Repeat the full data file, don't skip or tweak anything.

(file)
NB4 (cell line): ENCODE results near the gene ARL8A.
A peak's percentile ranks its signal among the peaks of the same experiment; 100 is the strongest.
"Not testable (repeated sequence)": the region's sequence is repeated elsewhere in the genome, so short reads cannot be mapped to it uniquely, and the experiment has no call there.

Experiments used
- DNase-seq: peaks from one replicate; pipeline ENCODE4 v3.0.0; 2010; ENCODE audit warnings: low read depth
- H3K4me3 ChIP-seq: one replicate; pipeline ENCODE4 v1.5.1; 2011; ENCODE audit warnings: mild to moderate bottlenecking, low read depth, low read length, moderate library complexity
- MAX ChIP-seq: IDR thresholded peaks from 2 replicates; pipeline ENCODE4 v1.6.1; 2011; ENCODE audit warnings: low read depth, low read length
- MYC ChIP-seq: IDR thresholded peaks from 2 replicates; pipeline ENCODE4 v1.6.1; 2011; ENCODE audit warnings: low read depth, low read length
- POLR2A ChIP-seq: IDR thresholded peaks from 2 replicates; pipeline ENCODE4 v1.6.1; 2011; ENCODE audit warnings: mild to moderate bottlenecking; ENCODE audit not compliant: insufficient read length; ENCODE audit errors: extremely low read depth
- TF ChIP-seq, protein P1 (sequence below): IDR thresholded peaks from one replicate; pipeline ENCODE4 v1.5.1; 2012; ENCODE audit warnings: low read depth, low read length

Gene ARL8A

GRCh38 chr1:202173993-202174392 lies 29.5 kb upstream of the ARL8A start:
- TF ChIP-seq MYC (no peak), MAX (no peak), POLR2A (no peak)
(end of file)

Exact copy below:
NB4 (cell line): ENCODE results near the gene ARL8A.
A peak's percentile ranks its signal among the peaks of the same experiment; 100 is the strongest.
"Not testable (repeated sequence)": the region's sequence is repeated elsewhere in the genome, so short reads cannot be mapped to it uniquely, and the experiment has no call there.

Experiments used
- DNase-seq: peaks from one replicate; pipeline ENCODE4 v3.0.0; 2010; ENCODE audit warnings: low read depth
- H3K4me3 ChIP-seq: one replicate; pipeline ENCODE4 v1.5.1; 2011; ENCODE audit warnings: mild to moderate bottlenecking, low read depth, low read length, moderate library complexity
- MAX ChIP-seq: IDR thresholded peaks from 2 replicates; pipeline ENCODE4 v1.6.1; 2011; ENCODE audit warnings: low read depth, low read length
- MYC ChIP-seq: IDR thresholded peaks from 2 replicates; pipeline ENCODE4 v1.6.1; 2011; ENCODE audit warnings: low read depth, low read length
- POLR2A ChIP-seq: IDR thresholded peaks from 2 replicates; pipeline ENCODE4 v1.6.1; 2011; ENCODE audit warnings: mild to moderate bottlenecking; ENCODE audit not compliant: insufficient read length; ENCODE audit errors: extremely low read depth
- TF ChIP-seq, protein P1 (sequence below): IDR thresholded peaks from one replicate; pipeline ENCODE4 v1.5.1; 2012; ENCODE audit warnings: low read depth, low read length

Gene ARL8A

GRCh38 chr1:202173993-202174392 lies 29.5 kb upstream of the ARL8A start:
- TF ChIP-seq MYC (no peak), MAX (no peak), POLR2A (no peak)